Specialized in Stress Management, Mindfulness,
leadership, anxiety, depression, and burnout.
No matter what our circumstances are or who we are, we will encounter difficulties and obstacles. No one has taught us how to deal with stress and how to manage our thoughts and emotions. When our attention is directed at what has stressed us in the past, our thoughts wander, and we may generate even more stress. Life is always in the present moment, most of our stress is in the past.
Through Mindfulness techniques, we can learn to direct our attention away from what has stressed us and to our present moment and experience and enjoy our life.
Mindfulness increases our resilience to stress, helping us recover faster and easier from stress, according to: https://www.thelancet.com/journals/lanpub/article/PIIS2468-2667(17)30231-1/fulltext?elsca1=tlx and https://www.ncbi.nlm.nih.gov/pmc/articles/PMC7831962/
When we are in a state of stress, our body goes into fight or flight mode, our entire body chemistry changes, our heart rate is elevated, our breathing changes and our brain activity changes accordingly.
Here the American Psychological Association has a good article on the possible effects of stress on our bodies: https://www.apa.org/topics/stress/body
We can use breathing exercises to get our body out of fight or flight mode, changing our heart rate and brain activity to a relaxed state. We can also use breathing exercises to prepare our bodies for sleep to get better rest. These exercises are tried and true tested on some of the most stressed people on the planet like CEOs and managers.
Together we will learn to create routines and habits both in the inner landscapes of our mind and outside in daily and weekly activities that liberate us from stress and promote calm and relaxation.
Mental training using Mindfulness
In the 21st century, we are bombarded with stimuli, advertising, and notification on our devices, demanding our attention besides everything else in our life. All of that makes it hard to focus on what is truly important, our life, which is continuously in the present moment.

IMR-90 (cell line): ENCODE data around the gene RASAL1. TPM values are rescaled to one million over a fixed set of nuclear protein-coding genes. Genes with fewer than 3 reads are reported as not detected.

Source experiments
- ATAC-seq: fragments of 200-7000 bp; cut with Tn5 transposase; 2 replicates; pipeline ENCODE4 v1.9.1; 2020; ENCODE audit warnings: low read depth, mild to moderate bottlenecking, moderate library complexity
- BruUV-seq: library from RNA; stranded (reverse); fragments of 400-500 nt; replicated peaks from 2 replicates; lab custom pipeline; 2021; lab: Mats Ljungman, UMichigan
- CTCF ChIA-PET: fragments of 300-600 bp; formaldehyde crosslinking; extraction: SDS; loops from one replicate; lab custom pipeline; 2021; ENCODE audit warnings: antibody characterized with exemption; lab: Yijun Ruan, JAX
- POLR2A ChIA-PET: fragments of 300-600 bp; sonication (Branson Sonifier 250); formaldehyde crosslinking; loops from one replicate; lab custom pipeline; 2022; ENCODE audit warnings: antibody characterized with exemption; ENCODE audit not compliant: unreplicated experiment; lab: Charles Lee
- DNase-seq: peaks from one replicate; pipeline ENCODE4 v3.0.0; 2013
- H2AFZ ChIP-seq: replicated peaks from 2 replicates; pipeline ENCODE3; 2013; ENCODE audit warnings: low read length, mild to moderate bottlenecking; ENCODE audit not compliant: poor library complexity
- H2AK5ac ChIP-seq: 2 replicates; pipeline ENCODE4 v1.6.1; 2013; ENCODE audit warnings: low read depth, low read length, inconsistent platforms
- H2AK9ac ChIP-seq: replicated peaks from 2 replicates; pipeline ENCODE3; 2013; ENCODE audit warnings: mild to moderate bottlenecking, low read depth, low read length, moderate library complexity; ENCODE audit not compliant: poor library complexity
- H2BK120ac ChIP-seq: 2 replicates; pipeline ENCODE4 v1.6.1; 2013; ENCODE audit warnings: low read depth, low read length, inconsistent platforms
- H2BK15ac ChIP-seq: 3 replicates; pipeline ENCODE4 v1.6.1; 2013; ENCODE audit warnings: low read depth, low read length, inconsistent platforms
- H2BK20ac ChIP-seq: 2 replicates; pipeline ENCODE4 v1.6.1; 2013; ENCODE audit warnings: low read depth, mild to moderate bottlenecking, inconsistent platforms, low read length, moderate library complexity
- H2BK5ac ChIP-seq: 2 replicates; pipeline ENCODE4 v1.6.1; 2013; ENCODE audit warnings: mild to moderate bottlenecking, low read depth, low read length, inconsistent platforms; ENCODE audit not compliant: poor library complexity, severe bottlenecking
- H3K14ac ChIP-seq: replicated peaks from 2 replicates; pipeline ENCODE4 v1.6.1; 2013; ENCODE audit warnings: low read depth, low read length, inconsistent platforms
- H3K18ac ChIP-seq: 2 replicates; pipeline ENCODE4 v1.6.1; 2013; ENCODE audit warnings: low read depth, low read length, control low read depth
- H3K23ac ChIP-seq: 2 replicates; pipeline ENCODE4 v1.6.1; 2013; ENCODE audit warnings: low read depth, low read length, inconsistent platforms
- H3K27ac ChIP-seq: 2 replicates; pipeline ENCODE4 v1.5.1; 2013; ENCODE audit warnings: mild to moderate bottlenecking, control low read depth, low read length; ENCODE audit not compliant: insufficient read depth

Mindfulness is the continuous focus on the present experience with an attitude of non-judgment. Mindfulness exercises help us attain and maintain this focus. Mindfulness improves our memory, emotional management, resilience and leadership.
Our Mind is like a muscle we can train it to make it stronger. With mindfulness training, our mind muscles become stronger.
A recent study has shown that areas of our brain become denser, and our gray brain matter increases with mindfulness training. This research is in this link: https://pubmed.ncbi.nlm.nih.gov/21071182/
Mindfulness research also shows us that through mindfulness, we can increase our resilience to stress and thus increase life satisfaction. You can read more about it here: https://greatergood.berkeley.edu/article/item/evidence_mounts_that_mindfulness_breeds_resilience
Research shows that Mindfulness reduces symptoms of anxiety and depression, based on the following analysis of research: https://www.ncbi.nlm.nih.gov/pmc/articles/PMC2848393/
Mindfulness helps us understand the conditions of a situation better and changes our perspective beyond our automated responses from the past. With mindfulness practice, we begin to deeply understand the effects of our possible choices in different ranges in the short and long term because we are no longer lost in our thoughts or ideas.
We are in full control of our actions, we stop reacting to situations, our emotional reactions do not make us act unconsciously, and we start acting in them consciously with greater understanding. We become more creative in our solutions to every problem.
Mindfulness broadens our perspective based on a attitude of non-judgement and understanding. We can start to see horizons that we never knew were there.
Mindfulness increases our empathy. We feel the state of the meeting and everyone involved. With this understanding, we can adjust our guidance accordingly.
Finally mindfulness increases our focus, and our awareness making us see everything clearer and take better decisions.